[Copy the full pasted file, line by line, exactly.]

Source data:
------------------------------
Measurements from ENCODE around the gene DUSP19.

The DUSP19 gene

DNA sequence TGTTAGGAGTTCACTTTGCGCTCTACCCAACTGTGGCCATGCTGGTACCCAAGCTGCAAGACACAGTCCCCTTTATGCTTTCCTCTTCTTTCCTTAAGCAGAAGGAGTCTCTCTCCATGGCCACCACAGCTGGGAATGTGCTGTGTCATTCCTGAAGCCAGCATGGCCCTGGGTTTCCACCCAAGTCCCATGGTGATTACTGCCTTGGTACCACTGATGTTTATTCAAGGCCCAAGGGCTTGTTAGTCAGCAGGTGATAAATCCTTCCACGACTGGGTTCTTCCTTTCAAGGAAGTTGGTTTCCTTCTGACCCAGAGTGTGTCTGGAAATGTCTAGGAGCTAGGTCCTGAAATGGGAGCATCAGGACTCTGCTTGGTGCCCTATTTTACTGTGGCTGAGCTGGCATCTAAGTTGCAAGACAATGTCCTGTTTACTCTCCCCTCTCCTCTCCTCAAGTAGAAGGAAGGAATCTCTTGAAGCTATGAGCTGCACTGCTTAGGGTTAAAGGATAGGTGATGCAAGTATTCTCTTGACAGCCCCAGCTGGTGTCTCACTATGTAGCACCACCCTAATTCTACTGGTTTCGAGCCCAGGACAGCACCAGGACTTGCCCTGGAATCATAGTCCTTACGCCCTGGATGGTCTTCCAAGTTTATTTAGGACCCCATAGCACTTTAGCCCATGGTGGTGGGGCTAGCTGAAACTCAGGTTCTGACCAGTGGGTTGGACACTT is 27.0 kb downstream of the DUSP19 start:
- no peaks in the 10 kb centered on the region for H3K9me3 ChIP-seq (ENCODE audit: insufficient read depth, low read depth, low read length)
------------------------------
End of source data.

Measurements from ENCODE around the gene DUSP19.

The DUSP19 gene

DNA sequence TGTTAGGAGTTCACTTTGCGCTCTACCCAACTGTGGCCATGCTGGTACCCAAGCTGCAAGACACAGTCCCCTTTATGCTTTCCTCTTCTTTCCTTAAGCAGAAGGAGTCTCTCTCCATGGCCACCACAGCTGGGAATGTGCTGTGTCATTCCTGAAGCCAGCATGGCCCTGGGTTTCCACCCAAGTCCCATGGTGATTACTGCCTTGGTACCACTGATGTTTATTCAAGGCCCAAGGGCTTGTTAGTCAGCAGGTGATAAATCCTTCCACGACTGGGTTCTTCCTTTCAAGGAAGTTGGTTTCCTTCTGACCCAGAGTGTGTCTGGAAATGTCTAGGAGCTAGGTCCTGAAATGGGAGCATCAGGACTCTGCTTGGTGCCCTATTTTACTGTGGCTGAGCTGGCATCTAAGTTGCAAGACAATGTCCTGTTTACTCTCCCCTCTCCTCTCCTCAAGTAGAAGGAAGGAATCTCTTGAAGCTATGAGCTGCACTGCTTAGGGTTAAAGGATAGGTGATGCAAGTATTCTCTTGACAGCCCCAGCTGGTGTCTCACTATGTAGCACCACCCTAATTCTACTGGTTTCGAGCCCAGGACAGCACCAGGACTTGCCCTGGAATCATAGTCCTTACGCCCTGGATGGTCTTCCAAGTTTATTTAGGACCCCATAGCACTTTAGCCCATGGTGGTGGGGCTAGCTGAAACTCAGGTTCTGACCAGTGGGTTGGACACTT is 27.0 kb downstream of the DUSP19 start:
- no peaks in the 10 kb centered on the region for H3K9me3 ChIP-seq (ENCODE audit: insufficient read depth, low read depth, low read length)